It’s important to remember that not all deadlifts are created equal; there are certain variations that benefit runners more than others. A few great options include:
1. The Romanian Deadlift – This movement requires strict form and is designed to target the glutes and hamstrings, with minimal involvement of the quads. It works by having the lifter hinge forward from the hips with a straight back, then returning to an upright position by driving through the heels.
2. The Sumo Deadlift – This variation involves spreading the legs outward while keeping a wider stance than in traditional deadlifts, allowing you to use your leg muscles more efficiently and thus be able to lift heavier weights. It also requires a more upright torso position which helps to protect the lower back from strain.
3. The Trap Bar Deadlift – This type of deadlift uses a hexagonal-shaped barbell that allows you to stand inside it, allowing for equal distribution of weight on both sides of your body and reduced stress on your spine. It’s an effective way to perform a deadlift without placing too much strain on your back, making it great for those with existing lower back issues.
4. The Single Leg Deadlift – This variation is great for strengthening the proprioceptive muscles in your legs and hips, as well as helping to improve balance. To do this movement, simply stand tall while balancing on one leg then slowly lower yourself towards the ground, making sure to keep your spine straight and core engaged.
5. The Staggered Stance Deadlift – This movement is excellent for runners as it works both sides of the body independently, helping to correct any imbalances and ensure optimal performance. To do this exercise, stand with one foot slightly back and lower yourself down with a straight spine before returning to your starting position.
Deadlift Workout for Runners
To get the most out of your deadlift training, try incorporating this simple workout routine into your weekly schedule:
If you are unsure of form or what a type of lift is there are tons of videos available on youtube to instruct you!
Final Thoughts on Deadlifting for Runners
Deadlifts are an incredibly effective exercise for runners of all levels to improve their strength, balance, and stability. When done with the correct form and within your own limits, these exercises can help you prioritize your physical health while reducing the risk of injury. Incorporating various deadlift variations into your weekly training routine will ensure that you continue to reap the benefits of this exercise. Now that you have a better understanding of how deadlifts can help you become a stronger and faster runner, it’s time to get lifting! Good luck!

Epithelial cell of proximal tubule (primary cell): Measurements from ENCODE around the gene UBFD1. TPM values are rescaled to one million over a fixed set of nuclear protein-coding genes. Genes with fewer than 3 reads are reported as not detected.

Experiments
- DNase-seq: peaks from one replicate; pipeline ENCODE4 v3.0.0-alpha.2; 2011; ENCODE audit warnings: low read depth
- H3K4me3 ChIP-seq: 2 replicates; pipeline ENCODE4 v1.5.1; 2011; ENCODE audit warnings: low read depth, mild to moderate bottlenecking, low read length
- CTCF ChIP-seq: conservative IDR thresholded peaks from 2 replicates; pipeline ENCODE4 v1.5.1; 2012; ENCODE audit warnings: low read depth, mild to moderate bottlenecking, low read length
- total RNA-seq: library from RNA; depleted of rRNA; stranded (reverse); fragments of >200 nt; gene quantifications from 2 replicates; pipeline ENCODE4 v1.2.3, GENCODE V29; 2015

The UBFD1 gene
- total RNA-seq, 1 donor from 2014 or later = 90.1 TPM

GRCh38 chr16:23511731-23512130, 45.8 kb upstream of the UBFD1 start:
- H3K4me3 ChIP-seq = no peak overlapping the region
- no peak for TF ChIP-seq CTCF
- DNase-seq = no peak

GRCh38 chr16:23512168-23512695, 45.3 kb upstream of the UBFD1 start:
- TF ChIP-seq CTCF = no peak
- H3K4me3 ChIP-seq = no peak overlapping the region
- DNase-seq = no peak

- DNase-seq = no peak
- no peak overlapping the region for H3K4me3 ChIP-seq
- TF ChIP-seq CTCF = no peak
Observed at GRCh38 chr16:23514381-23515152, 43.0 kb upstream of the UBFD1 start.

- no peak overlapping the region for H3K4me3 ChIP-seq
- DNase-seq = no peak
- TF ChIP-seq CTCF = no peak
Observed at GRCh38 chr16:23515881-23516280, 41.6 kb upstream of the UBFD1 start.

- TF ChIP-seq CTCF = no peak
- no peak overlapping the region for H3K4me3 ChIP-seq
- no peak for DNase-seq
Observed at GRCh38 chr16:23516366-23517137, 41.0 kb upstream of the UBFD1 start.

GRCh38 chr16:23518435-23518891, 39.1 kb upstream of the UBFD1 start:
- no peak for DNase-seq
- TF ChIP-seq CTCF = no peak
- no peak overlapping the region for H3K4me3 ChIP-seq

As an Amazon Associate, I earn from qualifying purchases. This post may contain affiliate links. If you use these links to buy something we may earn a commission. The Site may contain links to affiliate websites, and we receive an affiliate commission for any purchases made by you on the affiliate website using such links.
All information should be used as a tool for more knowledge on the subject topic, to use as references for later articles where applicable, or just to keep it in mind during future exercise routines or activities.
This article is not meant to give medical advice or to replace professional health care. Should any ailment occur please contact your doctor or physical therapist immediately to keep yourself safe and prevent further damage.
The author is not liable for any personal or commercial damage directly or indirectly related to the content hereof. You are responsible for adhering to local laws and regulations regarding health & safety, including proper use of equipment or safety gear, and compliance with governing healthcare associations, and state, and federal regulations.
Best Deadlifts for Runners
Dr. Abby Siler, PT, DPT is a Physical Therapist with 10 years of experience in a variety of settings. She has spent the majority of her time treating athletes in orthopedic clinics and worker’s compensation cases. She is a runner herself for the past 15 years and a lifelong athlete. Dr. Abby loves to teach runners how to stay injury free and out of her clinic.